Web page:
Thai Curry Therapy At London’s L’Atelier Des Chefs
2014 has kicked off with appalling weather on both sides of the pond: freak snowstorms across the U.S. and the wettest January on record in the U.K. Midwinter can be pretty bleak anyway, so I decided to liven things up with some adventures and new experiences.
I’ve been wanting to join a choir for ages, and I finally got round to registering with London’s City Chorus. It’s a large classical choir which meets every week opposite the Bank of England, in the heart of the Square Mile. In my first week I had to undergo an audition, which I survived (just). The conductor was kind, and complimented me on my ‘wide range’ and placed me as an Alto, with the option of moving to Soprano as my voice develops. We’ll be performing a concert in April, and it’s a beautiful repertoire, including Stabat Mater and Pergolesi’s Magnificat.
Choir is strangely therapeutic. I haven’t sung since school, haven’t picked up my clarinet for about 15 years, and my sight-reading is very rusty. This means I really have to concentrate in order not to lose my way completely: I forget everything else, focus on my breathing, the black notes on the stave, the Latin words, the soaring voices all around.
Singing is thirsty work, and everyone repairs to the pub afterwards. I get talking to one of the tenors and ask how long he’s been a member. “I joined around five years ago,” he says. “I love singing, and I wanted to meet new people.” As well as meeting others, I’m realising I’ve joined the choir for myself. This has nothing to do with my work, relationship, or even self-improvement (I’m probably the most incompetent singer there!) For me, it’s about the joy of the music, total escapism from the rest of life. I find myself cycling home, singing Bach in the rain.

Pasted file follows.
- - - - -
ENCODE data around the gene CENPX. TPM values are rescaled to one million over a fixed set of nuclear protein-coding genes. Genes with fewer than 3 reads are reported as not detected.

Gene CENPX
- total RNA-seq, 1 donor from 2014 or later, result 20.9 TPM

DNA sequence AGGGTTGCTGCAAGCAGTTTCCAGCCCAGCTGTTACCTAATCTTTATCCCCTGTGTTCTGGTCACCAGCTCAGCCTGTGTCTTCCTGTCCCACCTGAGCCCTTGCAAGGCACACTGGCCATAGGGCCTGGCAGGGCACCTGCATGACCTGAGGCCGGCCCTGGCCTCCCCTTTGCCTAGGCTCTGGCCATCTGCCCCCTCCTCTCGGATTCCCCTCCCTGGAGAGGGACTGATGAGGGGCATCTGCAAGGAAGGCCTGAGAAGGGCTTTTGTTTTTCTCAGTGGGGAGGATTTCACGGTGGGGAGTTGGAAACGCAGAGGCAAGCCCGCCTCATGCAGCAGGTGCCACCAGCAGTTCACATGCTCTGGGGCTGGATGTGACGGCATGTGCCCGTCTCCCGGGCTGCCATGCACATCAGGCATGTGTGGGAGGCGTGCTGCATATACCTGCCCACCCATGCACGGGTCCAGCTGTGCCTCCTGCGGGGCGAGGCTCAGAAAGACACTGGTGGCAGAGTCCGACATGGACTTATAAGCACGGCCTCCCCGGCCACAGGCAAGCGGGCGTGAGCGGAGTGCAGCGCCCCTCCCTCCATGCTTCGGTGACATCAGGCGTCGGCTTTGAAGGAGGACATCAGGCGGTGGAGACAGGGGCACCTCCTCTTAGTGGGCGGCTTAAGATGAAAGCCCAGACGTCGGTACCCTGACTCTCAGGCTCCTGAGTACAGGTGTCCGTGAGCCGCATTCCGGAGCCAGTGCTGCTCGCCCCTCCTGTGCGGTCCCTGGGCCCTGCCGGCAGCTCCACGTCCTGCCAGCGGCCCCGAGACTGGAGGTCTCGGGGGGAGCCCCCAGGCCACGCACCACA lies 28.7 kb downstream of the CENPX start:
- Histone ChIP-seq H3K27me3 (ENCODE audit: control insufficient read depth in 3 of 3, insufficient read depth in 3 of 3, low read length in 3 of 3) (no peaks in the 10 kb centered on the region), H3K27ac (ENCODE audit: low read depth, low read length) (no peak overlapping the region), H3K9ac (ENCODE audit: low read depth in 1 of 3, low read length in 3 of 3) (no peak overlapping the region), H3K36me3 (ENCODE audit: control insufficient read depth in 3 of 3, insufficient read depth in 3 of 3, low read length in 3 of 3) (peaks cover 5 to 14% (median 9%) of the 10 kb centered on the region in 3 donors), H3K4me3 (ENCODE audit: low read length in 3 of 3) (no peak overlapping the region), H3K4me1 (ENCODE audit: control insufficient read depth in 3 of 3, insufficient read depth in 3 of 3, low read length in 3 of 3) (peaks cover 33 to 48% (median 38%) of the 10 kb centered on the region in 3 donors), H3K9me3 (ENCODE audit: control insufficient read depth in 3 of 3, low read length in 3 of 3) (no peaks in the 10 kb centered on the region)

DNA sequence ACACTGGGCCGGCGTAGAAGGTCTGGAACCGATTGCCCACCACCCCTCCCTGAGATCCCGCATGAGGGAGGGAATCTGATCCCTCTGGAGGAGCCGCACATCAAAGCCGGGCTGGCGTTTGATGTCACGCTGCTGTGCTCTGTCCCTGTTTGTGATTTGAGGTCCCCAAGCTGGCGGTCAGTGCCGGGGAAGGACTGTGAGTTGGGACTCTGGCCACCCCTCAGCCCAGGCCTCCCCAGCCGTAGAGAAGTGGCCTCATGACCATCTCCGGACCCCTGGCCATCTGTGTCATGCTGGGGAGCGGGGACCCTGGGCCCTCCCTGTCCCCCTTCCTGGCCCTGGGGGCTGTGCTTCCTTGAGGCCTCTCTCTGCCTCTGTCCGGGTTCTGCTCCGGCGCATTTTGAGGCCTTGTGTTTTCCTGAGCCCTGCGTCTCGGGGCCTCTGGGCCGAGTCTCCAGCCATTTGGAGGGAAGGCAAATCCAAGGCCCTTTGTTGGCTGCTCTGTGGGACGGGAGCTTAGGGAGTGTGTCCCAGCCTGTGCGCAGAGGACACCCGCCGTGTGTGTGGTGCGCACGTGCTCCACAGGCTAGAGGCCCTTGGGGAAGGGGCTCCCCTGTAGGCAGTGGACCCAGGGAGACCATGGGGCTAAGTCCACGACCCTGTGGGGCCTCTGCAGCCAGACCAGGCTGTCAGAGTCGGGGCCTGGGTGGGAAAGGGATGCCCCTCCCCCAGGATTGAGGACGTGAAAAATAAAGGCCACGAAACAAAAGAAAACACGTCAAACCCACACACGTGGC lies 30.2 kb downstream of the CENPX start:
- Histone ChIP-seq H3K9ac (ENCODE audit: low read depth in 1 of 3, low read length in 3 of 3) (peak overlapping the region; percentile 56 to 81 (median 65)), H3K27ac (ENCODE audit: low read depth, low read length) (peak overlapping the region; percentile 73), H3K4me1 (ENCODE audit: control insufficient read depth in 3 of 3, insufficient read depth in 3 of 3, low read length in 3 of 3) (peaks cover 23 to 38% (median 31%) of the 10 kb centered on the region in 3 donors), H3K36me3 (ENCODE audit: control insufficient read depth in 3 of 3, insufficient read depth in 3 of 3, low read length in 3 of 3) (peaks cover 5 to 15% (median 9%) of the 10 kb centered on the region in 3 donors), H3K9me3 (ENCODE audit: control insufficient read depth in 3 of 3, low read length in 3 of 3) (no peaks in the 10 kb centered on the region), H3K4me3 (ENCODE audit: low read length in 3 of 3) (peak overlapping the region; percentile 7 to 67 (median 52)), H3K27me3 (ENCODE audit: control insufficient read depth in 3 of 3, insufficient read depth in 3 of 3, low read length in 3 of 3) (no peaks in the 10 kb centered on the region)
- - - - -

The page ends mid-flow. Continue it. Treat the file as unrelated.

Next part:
My second new experience is learning to cook. Just like singing, the kitchen is a great place to escape the stresses and strains of daily life. Or so I’m told. Because truly, I’m a terrible cook. I can make scrambled eggs, or heat up a carton of soup—apart from that, cooking doesn’t come into my life. I had a new kitchen installed in my flat when I moved in a few years ago, and the instruction leaflet remains in the oven, untouched.
But “cooking is an essential life-skill,” according to a friend of mine. He persuades me to join him for a one-day course at L’Atelier des Chefs taught in the kitchen by professional chefs. They offer a variety of cuisines including Spanish, Moroccan, French, Japanese and Italian, as well as macaroon- and bread-making classes. We’re on the “Mastering Thai Cookery” course; the starter is Tiger prawns coated in panko breadcrumbs, coconut and chili, deep fried and served with a homemade sweet chili dipping sauce. The main course is Massaman lamb curry with jasmine rice. Dessert is lemongrass and ginger crème brulee.
There are 10 students on the course; we don large white aprons, meet our French chef-teacher called Reggie, and head into the kitchen. Unfortunately my friend forgot I’m a vegetarian, so I end up making prawns and lamb along with the others, but the techniques are easily adaptable: Tofu instead of lamb would make a fabulous vegetarian Thai curry.